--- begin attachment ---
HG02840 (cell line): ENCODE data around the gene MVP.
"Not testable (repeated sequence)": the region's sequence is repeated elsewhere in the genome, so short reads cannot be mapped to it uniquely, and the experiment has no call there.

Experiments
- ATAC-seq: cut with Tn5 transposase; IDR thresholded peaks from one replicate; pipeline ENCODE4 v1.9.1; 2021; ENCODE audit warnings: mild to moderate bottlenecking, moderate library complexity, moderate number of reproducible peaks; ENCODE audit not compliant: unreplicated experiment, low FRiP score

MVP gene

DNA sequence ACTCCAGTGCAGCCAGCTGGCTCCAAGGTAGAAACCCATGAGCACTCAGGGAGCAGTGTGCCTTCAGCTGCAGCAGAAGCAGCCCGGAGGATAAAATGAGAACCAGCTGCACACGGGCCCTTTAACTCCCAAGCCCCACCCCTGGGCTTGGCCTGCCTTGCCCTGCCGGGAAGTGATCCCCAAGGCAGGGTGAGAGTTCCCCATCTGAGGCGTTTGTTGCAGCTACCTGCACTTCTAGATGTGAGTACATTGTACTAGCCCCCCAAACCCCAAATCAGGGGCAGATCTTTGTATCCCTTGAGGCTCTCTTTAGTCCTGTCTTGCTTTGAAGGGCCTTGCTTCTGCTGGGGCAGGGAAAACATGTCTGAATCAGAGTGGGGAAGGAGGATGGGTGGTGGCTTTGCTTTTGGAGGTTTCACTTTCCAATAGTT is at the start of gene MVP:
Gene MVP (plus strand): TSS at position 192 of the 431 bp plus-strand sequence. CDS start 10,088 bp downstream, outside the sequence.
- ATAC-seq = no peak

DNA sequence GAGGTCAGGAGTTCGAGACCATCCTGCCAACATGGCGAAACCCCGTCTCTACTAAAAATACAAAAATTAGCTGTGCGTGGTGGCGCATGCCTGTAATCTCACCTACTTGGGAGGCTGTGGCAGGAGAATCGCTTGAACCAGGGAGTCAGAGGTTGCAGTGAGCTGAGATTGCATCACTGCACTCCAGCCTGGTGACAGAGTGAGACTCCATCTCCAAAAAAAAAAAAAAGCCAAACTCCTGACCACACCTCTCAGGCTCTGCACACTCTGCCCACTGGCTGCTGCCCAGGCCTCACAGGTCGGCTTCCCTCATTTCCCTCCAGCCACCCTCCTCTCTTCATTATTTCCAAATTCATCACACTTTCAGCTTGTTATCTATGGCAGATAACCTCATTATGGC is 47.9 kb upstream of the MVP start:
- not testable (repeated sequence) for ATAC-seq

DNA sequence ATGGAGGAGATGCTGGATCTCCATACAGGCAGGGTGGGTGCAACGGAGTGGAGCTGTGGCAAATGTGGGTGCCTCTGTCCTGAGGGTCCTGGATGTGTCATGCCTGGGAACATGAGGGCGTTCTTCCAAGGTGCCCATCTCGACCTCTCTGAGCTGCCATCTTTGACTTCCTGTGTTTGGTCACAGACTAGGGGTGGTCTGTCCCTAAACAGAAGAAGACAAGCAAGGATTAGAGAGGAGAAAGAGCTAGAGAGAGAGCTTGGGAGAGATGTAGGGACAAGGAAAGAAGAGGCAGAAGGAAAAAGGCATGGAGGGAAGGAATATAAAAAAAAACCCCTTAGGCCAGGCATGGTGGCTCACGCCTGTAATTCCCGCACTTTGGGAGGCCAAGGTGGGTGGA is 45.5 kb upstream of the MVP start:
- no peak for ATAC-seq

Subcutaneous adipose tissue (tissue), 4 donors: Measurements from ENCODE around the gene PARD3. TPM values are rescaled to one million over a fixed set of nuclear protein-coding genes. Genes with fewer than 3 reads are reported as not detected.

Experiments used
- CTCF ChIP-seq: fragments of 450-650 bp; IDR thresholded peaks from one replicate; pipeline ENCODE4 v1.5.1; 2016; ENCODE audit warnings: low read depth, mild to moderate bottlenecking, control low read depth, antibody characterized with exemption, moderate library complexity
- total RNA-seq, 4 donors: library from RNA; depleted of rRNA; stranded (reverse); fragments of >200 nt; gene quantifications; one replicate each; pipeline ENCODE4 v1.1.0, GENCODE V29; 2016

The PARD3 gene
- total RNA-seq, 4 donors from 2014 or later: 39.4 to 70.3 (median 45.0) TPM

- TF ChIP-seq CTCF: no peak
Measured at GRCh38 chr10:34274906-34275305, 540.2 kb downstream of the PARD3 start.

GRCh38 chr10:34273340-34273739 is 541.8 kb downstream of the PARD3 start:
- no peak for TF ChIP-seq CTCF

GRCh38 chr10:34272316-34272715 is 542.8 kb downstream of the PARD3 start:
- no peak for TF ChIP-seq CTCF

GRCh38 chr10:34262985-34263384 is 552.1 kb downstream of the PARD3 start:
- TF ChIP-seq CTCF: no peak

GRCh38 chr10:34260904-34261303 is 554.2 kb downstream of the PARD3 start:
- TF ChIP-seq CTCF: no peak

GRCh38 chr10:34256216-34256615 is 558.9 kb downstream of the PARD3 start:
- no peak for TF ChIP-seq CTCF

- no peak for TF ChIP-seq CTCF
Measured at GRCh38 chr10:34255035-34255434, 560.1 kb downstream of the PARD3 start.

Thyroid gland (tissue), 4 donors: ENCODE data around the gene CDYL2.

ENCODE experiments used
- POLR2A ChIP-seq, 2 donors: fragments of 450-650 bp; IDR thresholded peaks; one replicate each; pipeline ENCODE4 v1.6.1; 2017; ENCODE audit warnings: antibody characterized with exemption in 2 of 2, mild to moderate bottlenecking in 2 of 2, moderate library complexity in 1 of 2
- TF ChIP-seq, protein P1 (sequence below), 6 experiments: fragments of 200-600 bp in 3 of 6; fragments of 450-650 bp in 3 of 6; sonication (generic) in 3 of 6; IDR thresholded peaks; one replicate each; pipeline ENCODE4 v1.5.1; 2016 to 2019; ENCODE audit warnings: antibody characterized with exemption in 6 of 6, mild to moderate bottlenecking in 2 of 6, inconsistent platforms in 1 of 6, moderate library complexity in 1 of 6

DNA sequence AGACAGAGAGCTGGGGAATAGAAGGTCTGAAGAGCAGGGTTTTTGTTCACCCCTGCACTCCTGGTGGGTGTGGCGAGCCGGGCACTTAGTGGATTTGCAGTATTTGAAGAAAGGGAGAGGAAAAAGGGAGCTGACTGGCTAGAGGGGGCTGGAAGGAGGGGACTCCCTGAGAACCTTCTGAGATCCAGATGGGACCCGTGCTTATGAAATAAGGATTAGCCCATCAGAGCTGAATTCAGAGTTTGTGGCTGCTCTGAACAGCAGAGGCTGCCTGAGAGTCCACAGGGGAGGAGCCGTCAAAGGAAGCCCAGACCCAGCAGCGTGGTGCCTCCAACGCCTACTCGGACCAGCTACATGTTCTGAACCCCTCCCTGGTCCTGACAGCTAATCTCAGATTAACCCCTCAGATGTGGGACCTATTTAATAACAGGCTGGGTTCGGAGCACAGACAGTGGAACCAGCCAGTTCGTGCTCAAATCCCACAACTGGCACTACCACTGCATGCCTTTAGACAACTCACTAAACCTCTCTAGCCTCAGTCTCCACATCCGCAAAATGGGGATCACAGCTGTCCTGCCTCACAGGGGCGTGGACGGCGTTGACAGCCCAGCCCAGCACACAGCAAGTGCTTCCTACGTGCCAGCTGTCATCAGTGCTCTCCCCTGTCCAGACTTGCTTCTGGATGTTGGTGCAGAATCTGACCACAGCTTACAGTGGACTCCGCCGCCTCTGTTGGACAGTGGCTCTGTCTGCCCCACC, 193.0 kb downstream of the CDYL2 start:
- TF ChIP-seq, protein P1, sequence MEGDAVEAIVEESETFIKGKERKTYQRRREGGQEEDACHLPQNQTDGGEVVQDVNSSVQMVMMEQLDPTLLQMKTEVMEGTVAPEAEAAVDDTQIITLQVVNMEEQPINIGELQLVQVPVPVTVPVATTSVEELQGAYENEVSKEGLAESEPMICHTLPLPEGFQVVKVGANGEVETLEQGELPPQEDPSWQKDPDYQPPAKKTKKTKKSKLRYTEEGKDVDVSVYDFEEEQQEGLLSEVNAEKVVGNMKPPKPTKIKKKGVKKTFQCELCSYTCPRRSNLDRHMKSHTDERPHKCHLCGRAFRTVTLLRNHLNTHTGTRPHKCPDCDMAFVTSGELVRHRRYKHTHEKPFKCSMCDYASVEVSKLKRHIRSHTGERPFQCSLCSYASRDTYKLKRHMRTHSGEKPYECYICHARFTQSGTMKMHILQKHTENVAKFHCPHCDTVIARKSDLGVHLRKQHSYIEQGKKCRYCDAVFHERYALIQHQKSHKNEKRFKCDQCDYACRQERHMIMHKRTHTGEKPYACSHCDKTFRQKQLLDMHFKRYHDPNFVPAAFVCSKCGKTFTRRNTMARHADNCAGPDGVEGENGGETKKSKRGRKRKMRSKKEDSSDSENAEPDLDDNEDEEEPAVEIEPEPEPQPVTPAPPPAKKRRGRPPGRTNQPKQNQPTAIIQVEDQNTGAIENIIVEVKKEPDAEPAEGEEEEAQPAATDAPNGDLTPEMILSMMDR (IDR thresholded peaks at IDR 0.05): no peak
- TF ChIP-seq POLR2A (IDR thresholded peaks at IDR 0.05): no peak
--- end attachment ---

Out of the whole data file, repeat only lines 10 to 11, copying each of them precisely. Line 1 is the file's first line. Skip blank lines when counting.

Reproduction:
- not testable (repeated sequence) for ATAC-seq

DNA sequence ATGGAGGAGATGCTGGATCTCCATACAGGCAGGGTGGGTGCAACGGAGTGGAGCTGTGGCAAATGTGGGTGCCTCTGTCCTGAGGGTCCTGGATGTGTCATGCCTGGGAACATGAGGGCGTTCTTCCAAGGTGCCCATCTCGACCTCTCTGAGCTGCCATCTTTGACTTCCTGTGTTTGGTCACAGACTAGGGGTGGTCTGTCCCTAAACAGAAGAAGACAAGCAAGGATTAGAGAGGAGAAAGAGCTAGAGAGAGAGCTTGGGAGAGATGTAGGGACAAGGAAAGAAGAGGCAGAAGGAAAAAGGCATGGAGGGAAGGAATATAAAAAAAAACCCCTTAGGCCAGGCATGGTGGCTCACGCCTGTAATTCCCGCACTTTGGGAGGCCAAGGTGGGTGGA is 45.5 kb upstream of the MVP start: